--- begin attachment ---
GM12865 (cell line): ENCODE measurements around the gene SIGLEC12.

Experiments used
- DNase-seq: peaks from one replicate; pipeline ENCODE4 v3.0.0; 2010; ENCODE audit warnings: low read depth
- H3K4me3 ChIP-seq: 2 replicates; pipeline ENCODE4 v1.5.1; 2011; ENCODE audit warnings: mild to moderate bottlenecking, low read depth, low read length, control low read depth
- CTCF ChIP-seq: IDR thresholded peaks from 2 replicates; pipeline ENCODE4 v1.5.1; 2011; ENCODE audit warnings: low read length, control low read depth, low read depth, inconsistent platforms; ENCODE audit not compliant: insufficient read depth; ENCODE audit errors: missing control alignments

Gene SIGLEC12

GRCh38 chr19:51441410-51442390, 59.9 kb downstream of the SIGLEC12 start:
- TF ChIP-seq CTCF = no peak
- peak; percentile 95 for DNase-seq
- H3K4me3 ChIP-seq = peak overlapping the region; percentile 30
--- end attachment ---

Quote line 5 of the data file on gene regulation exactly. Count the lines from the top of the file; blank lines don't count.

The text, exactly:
- CTCF ChIP-seq: IDR thresholded peaks from 2 replicates; pipeline ENCODE4 v1.5.1; 2011; ENCODE audit warnings: low read length, control low read depth, low read depth, inconsistent platforms; ENCODE audit not compliant: insufficient read depth; ENCODE audit errors: missing control alignments